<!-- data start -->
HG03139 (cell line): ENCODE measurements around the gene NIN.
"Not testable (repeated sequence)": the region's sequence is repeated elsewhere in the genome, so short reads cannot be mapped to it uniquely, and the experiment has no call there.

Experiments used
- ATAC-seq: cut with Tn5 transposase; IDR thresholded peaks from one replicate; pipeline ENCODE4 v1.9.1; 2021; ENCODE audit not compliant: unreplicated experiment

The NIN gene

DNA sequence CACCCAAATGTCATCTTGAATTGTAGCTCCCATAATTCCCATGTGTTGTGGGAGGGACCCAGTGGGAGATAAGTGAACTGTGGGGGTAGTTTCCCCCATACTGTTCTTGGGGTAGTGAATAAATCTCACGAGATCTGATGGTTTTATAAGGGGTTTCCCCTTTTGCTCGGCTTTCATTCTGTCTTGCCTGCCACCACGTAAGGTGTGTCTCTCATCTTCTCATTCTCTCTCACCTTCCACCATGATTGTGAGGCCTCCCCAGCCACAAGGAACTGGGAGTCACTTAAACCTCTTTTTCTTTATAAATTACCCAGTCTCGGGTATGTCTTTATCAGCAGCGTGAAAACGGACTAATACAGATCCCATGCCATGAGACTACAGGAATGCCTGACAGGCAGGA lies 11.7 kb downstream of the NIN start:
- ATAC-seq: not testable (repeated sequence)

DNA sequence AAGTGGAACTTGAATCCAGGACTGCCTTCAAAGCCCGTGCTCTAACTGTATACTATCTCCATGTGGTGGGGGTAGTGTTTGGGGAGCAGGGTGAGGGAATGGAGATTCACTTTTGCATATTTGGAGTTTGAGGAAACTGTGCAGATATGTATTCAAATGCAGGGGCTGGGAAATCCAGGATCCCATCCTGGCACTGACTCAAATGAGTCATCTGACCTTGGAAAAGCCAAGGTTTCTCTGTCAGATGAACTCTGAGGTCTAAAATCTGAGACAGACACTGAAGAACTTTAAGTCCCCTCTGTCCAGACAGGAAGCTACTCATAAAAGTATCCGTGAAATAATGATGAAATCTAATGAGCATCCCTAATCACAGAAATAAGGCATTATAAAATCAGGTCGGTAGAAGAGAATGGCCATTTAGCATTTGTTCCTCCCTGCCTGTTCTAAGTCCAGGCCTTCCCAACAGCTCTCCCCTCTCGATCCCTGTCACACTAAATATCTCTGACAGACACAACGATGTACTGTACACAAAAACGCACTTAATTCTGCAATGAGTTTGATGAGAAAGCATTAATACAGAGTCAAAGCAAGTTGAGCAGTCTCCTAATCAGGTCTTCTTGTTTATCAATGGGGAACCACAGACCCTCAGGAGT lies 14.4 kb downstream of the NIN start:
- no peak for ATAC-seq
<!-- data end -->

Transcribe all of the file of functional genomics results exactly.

HG03139 (cell line): ENCODE measurements around the gene NIN.
"Not testable (repeated sequence)": the region's sequence is repeated elsewhere in the genome, so short reads cannot be mapped to it uniquely, and the experiment has no call there.

Experiments used
- ATAC-seq: cut with Tn5 transposase; IDR thresholded peaks from one replicate; pipeline ENCODE4 v1.9.1; 2021; ENCODE audit not compliant: unreplicated experiment

The NIN gene

DNA sequence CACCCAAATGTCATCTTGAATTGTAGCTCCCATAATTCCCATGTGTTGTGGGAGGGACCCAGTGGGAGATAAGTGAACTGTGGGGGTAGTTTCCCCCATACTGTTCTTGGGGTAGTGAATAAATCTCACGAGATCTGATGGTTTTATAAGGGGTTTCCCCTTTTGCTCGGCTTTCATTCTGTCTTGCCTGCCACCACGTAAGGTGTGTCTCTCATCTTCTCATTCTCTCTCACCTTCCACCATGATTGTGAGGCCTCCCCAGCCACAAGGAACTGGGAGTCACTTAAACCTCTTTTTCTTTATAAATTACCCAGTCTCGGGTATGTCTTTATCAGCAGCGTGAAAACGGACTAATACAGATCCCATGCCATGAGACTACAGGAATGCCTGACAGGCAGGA lies 11.7 kb downstream of the NIN start:
- ATAC-seq: not testable (repeated sequence)

DNA sequence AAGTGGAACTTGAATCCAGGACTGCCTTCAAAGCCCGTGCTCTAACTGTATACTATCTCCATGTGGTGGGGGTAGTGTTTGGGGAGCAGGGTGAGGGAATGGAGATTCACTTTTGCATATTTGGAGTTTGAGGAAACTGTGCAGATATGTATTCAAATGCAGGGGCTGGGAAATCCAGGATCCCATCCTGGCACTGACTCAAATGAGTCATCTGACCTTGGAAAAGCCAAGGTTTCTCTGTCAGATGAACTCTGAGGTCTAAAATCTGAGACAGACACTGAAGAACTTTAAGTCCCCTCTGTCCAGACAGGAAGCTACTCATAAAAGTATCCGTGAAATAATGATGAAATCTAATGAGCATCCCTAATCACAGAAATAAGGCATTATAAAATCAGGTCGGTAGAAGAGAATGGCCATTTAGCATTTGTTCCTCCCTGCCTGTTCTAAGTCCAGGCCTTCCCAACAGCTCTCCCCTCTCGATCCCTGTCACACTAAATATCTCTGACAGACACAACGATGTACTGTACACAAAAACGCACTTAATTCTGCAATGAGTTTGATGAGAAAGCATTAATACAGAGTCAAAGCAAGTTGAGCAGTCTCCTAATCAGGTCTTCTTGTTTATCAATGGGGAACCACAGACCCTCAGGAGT lies 14.4 kb downstream of the NIN start:
- no peak for ATAC-seq